Borrello Urges Lakewood To Remove Red Tape

LAKEWOOD – Lakewood could be getting two new car dealerships in the near future.

At a public hearing on changes to the zoning code on Monday, members from the Chautauqua County Industrial Development Agency and Chautauqua County Legislature appeared at Lakewood’s meeting to support the proposals given by William McFadden, owner of the LUV Toyota dealership at 215 E. Fairmount Ave. McFadden proposed two new car dealerships near his current business on Fairmount Avenue.

The first dealership would be located in the Grossman’s Bargain Outlet building and called “All Makes Pre-Owned Auto.” The business would turn the 48,000-square-foot building into a used car showroom. According to McFadden, the pre-owned car business would generate 12 additional jobs in the village.

The second proposal would be the construction of a 23,000-square-foot building between Tractor Supply Company and McFadden’s Toyota dealership. It would be constructed for the sale and service of new and used automobiles and would create 30-35 new jobs.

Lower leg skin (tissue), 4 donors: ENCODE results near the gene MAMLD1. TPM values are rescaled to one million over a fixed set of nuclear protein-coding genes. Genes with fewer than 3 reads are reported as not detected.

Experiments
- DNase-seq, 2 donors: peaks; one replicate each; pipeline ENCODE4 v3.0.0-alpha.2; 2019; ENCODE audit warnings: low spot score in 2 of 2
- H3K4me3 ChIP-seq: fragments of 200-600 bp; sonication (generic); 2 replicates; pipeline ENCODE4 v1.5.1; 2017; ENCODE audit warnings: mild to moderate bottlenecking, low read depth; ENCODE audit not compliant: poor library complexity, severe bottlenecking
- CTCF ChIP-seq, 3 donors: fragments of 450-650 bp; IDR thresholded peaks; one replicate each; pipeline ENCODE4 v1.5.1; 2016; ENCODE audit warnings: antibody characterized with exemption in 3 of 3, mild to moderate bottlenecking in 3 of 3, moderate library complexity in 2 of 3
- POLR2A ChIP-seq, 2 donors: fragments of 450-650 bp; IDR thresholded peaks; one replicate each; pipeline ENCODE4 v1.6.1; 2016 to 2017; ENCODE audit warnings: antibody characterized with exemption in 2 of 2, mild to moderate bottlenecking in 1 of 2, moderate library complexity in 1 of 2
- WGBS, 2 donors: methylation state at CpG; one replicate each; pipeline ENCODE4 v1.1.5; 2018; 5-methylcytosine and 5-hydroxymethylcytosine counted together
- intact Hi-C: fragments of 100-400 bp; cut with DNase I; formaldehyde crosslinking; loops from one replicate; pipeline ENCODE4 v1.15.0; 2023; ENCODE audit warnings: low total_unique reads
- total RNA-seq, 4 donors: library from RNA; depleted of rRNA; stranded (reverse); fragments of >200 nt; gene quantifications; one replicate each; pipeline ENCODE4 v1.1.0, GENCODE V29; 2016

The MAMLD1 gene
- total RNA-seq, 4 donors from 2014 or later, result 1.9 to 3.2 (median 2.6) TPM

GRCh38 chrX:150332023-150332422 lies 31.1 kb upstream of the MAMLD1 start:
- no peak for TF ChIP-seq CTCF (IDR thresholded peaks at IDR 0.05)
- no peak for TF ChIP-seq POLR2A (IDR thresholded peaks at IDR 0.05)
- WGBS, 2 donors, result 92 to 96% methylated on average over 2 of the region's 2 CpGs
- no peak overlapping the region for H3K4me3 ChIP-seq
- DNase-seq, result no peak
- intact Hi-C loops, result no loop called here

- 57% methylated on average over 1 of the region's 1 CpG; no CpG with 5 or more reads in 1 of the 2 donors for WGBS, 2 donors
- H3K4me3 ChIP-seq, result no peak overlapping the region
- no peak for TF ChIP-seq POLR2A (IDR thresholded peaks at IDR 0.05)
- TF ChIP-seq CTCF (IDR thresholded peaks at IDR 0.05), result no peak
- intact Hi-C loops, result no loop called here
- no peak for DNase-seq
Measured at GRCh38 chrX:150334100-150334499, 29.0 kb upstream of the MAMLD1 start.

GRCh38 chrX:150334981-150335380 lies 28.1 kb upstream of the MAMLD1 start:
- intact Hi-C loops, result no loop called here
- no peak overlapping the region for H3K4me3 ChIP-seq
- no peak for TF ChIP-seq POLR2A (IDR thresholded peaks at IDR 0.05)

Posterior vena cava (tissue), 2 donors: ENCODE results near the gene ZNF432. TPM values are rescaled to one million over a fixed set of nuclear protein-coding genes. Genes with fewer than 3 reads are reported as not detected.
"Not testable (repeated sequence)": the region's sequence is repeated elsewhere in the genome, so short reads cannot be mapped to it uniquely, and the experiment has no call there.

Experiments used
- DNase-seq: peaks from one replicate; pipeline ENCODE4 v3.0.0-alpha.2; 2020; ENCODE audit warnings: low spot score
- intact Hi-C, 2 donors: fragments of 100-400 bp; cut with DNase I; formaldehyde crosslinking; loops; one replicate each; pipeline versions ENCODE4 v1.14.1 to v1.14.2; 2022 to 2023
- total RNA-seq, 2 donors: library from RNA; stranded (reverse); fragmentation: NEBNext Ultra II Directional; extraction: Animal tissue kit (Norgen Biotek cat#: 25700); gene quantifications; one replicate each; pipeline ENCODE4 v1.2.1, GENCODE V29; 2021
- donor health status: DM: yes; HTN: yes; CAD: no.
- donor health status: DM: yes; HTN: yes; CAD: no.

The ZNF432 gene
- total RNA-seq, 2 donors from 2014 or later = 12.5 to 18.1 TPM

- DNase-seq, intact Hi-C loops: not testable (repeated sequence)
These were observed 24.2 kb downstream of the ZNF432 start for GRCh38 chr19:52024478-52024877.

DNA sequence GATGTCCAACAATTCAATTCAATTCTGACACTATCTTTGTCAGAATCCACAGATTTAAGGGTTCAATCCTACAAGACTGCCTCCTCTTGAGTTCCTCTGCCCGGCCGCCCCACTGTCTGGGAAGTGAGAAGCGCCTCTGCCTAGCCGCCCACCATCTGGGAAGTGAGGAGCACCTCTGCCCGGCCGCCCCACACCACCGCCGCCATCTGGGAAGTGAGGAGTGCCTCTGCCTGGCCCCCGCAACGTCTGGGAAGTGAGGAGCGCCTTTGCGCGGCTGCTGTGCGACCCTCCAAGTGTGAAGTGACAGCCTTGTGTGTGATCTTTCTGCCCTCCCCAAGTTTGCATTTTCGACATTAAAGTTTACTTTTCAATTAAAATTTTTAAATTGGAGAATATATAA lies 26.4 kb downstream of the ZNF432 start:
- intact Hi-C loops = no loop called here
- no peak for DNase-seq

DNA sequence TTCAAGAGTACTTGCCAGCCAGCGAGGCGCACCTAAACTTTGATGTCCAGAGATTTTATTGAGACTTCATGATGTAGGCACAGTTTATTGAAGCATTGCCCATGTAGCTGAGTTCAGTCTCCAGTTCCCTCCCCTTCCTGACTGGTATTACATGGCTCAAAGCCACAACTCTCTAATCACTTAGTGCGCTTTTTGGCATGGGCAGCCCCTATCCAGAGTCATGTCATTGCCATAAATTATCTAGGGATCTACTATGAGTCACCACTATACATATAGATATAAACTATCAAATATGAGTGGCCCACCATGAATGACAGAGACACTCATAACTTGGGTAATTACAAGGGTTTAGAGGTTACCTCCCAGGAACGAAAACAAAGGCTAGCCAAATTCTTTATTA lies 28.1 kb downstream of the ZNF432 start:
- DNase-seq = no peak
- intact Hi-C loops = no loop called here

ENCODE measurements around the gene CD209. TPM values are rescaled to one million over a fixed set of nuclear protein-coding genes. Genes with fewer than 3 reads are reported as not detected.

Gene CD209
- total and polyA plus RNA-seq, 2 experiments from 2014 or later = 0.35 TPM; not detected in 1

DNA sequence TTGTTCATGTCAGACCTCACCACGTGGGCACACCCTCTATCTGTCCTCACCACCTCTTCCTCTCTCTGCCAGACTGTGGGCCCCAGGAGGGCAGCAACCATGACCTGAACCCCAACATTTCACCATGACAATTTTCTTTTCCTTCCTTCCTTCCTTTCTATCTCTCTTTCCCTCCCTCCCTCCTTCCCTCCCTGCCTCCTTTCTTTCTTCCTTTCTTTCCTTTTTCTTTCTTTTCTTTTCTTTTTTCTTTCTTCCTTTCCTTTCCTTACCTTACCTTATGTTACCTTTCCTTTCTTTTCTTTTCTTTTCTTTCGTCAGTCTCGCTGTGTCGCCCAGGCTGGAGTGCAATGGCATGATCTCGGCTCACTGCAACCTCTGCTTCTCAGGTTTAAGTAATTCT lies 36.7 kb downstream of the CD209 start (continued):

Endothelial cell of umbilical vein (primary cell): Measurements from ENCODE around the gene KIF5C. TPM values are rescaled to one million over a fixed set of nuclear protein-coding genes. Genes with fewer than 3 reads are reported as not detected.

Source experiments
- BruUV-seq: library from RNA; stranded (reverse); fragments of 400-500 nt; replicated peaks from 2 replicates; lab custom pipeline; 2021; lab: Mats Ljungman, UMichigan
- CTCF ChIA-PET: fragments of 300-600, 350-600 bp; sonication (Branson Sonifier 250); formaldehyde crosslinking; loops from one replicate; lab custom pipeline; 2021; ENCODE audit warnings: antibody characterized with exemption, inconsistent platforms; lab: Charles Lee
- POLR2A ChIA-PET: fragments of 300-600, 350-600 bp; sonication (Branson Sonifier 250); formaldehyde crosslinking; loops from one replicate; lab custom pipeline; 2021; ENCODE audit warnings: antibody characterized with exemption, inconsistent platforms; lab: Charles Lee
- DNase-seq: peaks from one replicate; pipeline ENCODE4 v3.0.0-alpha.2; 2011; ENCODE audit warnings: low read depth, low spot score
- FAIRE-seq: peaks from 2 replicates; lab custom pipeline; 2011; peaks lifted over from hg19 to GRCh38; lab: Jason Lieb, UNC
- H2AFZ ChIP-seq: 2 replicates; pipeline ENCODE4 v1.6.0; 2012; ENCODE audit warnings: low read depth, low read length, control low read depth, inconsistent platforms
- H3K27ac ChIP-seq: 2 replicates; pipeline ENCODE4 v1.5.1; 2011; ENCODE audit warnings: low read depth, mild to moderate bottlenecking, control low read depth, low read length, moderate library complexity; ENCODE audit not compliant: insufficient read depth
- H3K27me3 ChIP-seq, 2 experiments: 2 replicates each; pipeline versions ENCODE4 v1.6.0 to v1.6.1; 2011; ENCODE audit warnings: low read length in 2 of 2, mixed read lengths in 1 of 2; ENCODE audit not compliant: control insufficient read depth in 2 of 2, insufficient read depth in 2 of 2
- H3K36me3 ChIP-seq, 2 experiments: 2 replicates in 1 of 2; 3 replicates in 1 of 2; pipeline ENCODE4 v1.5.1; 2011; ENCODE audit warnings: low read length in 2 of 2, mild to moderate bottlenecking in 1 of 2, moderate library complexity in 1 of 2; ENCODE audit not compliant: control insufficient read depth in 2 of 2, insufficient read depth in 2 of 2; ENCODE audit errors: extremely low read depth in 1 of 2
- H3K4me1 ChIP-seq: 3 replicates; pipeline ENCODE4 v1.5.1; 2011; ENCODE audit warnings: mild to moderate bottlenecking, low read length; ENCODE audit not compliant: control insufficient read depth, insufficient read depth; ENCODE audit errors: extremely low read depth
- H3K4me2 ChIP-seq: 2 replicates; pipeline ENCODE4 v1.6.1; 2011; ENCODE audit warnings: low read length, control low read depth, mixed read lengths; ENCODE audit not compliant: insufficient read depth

“This is important as a countywide precedent in what we want it to be, how we want to move forward, and the message we want to send to businesses looking to Chautauqua County,” said George Borrello, committee chairman of Chautauqua County Legislature’s Planning and Economic Development Committee. “We often times are critical of New York state for being business unfriendly. … I’m asking Lakewood to not further make it more difficult for people to do business in New York state.”

“Pertaining to zoning changes – free market competition will dictate what will be successful or not,” said Lisa Vanstrom, District 15 legislator. “… If it is zoned commercial, everybody should have a fair opportunity to participate in whatever market they want to.”

While the board did not vote on the measure, David Wordelmann, mayor, indicated he is in favor of changing the zoning code to adapt to the addition of new car dealerships in the commercial district. He also indicated he is now leaning toward an earlier idea of David DiSalvo’s to split the zoning code up into different sections instead of approving it in one lump.